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5 Things You Need to Know About Financial Forecasting

Financial forecasting

For start-up and established businesses alike, there are few planning processes more critical than financial forecasting. Financial forecasting provides proper, well-informed projections of anticipated expenses and revenues, allowing for strategic planning of resource allocation.

While financial forecasting can be a time-consuming process, it is a necessary one for several reasons. For one, investors are unlikely to invest in a company that does not have well-defined, thoughtful financial forecasts. For another, the forecasts allow businesses to create more realistic staffing plans and operational models for both short- and long-term success.

Financial forecasting tips and tricks

In order to maximize the impact of your financial forecasting process, there are a number of tips that can help accelerate the effectiveness of your financial forecasts. Here are 5 things you need to know about financial forecasting:

  • 1. Keep things simple and realistic
    You need to be realistic about the speed and scope of your business, especially when starting up. You are unlikely to seize 10 percent of market share in year 1 and double that share in year 2. Over time, the forecasting will help you identify the variables that need to be adjusted in order to maximize profitability, but the underlying model needs to be grounded in reality.
  • 2. Begin with expenses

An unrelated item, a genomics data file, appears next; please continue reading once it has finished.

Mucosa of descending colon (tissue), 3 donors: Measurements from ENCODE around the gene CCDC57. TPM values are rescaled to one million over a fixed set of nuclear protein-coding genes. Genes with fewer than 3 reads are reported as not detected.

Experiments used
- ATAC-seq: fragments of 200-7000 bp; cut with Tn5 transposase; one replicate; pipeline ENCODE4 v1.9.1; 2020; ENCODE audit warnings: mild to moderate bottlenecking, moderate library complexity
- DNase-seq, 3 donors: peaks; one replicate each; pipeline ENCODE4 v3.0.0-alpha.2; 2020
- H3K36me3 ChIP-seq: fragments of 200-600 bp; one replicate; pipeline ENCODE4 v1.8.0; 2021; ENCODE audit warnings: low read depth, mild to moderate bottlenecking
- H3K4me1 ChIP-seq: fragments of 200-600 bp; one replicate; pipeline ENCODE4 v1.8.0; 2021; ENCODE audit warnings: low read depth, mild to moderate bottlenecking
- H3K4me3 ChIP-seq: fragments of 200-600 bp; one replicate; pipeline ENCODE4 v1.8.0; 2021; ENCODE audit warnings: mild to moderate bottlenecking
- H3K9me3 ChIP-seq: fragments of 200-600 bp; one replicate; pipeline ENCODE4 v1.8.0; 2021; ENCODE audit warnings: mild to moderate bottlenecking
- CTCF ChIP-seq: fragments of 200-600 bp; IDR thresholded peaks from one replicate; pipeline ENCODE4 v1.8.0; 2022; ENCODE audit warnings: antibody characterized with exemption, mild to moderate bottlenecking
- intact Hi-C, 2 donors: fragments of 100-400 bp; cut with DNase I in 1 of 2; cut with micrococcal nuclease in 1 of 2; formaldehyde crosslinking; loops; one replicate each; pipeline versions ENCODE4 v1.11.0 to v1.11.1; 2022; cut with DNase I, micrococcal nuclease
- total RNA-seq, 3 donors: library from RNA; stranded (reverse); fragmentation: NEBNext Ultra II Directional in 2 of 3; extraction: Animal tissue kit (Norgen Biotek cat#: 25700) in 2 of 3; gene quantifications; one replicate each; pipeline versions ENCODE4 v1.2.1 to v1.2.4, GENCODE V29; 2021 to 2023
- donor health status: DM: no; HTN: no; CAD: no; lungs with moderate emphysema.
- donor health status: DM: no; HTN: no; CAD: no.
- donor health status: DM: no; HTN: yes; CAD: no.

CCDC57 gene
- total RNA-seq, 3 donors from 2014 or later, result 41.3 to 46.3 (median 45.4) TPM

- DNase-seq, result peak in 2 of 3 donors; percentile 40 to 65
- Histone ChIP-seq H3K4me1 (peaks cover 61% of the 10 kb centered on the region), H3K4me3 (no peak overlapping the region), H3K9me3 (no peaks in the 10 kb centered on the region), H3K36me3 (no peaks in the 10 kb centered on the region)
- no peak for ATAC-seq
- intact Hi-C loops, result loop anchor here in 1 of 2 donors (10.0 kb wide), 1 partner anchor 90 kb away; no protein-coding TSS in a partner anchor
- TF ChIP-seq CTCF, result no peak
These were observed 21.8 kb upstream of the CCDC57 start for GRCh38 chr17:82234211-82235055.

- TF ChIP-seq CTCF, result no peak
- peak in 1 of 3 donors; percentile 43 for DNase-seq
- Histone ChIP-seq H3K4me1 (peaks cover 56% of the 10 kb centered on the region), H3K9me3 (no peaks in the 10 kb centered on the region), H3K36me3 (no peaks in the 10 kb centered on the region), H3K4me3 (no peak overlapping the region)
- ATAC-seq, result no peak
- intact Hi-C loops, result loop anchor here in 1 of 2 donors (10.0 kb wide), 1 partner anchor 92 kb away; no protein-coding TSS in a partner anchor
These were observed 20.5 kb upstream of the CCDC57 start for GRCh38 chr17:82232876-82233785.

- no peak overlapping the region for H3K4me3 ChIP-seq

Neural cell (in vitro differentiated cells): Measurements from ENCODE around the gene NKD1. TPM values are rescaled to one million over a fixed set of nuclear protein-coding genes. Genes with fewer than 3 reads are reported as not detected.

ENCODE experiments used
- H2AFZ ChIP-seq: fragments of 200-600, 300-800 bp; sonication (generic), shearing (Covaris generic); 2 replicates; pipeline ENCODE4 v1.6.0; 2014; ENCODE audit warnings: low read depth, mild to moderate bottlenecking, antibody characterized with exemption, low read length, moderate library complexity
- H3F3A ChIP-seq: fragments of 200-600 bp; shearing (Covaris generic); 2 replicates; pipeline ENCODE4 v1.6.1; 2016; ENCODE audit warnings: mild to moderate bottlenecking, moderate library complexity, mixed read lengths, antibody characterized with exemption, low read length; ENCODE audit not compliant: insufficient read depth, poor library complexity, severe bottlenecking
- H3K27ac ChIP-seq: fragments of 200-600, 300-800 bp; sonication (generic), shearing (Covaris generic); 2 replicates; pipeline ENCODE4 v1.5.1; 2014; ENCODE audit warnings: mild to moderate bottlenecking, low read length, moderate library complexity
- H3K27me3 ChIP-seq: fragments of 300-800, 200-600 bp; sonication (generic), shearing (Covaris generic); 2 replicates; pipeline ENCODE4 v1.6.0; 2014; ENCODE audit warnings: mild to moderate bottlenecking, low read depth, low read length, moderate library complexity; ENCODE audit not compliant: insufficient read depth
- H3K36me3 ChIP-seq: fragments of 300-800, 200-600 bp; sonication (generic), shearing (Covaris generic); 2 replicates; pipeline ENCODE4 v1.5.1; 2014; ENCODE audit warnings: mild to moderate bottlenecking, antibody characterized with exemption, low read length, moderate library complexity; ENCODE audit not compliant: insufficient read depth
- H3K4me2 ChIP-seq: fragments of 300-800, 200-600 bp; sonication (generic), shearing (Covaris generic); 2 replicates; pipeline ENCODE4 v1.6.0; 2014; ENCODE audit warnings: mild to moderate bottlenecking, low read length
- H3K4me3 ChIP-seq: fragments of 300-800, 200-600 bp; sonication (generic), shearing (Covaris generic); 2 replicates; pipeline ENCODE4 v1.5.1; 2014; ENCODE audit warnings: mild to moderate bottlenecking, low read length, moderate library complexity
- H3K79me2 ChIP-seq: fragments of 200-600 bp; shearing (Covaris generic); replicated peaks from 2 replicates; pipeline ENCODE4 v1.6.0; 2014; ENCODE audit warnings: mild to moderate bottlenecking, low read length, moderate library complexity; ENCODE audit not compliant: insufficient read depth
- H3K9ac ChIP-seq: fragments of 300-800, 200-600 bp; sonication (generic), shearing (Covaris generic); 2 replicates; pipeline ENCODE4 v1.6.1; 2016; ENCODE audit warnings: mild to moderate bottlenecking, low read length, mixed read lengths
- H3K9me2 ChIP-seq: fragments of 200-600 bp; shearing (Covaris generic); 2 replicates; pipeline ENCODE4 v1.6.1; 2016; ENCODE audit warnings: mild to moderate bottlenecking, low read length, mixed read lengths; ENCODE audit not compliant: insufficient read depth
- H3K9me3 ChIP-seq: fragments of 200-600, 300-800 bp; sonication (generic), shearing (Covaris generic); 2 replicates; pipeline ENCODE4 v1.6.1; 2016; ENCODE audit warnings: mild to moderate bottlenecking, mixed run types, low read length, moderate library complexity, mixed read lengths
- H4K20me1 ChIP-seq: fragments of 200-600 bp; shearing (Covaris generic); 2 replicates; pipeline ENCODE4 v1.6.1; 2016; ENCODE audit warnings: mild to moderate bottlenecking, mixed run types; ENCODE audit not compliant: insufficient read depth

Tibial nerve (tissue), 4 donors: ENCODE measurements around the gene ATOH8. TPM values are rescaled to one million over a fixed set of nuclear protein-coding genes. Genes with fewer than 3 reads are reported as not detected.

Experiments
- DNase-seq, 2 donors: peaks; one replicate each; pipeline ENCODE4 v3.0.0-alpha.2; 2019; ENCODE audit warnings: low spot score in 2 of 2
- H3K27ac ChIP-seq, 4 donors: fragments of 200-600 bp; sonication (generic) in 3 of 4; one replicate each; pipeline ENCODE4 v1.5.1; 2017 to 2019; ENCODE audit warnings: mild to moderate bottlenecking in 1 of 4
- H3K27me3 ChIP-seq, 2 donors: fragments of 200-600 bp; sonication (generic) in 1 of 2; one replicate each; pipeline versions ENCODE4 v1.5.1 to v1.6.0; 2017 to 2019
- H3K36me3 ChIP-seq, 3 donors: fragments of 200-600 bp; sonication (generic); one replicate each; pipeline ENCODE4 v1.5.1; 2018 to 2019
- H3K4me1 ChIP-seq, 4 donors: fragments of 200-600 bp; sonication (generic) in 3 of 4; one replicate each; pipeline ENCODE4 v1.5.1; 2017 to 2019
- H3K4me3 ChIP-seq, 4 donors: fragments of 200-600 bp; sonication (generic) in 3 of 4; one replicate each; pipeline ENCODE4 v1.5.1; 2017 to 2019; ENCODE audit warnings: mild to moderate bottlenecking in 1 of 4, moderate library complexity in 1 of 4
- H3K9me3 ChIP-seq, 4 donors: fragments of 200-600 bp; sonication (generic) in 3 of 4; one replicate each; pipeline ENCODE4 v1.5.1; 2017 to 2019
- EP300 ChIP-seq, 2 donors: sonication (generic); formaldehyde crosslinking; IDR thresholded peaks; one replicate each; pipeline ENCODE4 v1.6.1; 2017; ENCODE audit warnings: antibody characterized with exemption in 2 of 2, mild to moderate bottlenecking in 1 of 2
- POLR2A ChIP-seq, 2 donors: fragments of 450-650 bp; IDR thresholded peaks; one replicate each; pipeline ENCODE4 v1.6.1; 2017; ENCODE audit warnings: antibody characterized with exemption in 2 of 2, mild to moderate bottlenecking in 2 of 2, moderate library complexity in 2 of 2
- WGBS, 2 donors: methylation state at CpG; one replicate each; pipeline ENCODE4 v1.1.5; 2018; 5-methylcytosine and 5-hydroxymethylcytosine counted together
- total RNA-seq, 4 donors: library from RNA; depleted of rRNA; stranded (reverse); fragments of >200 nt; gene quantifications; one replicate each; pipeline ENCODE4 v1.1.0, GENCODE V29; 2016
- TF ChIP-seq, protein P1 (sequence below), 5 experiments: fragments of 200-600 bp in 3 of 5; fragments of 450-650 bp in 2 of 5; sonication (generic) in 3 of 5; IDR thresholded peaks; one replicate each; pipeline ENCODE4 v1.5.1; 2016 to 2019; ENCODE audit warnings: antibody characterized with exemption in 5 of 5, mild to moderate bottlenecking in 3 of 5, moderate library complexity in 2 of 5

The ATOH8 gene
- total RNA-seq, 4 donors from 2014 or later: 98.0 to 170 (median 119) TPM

Expenses are usually much more predictable than revenue, particularly in start-ups. The proper financial forecast looks at two types of expenses. The most obvious set of expenses are fixed costs, such as rent, utilities, professional services (accounting, legal, consulting), marketing and advertising, postage, technology, and salaries and wages. The next set of expenses, variable costs, include the costs of goods sold and direct labor costs such as customer service and direct sales.
  • 3. Create variable revenue scenarios
    Giving yourself various permutations can reduce the need for adjustments once you begin applying actual revenue figures to your forecasting. Consider creating a conservative revenue model that includes a lower price point, fewer salespeople and marketing resources and a once-per-year product launch over a three-year span. A second, aggressive model can include a higher price point or a low price point for basic products or services and a higher price point for premium items; multiple marketing channels and salespeople; and a more aggressive product launch schedule.
  • 4. Adjust forecasts often
    While accurate projections can be helpful, the reality is that in most cases, market conditions and actual results are likely to vary. That’s why it’s important to revisit your financial forecasts regularly. Every day brings with it data on sales, costs, sales staff productivity and marketing responses. Your forecasting needs to rely upon actuals in order to more accurately project future financials and use your forecasts appropriately.
  • 5. Involve your staff
    Staff members are an important resource for making accurate projections. Sales teams, in particular, should be actively involved in providing and revising accurate forecasts and giving you insights into what may need to be adjusted in the near future.

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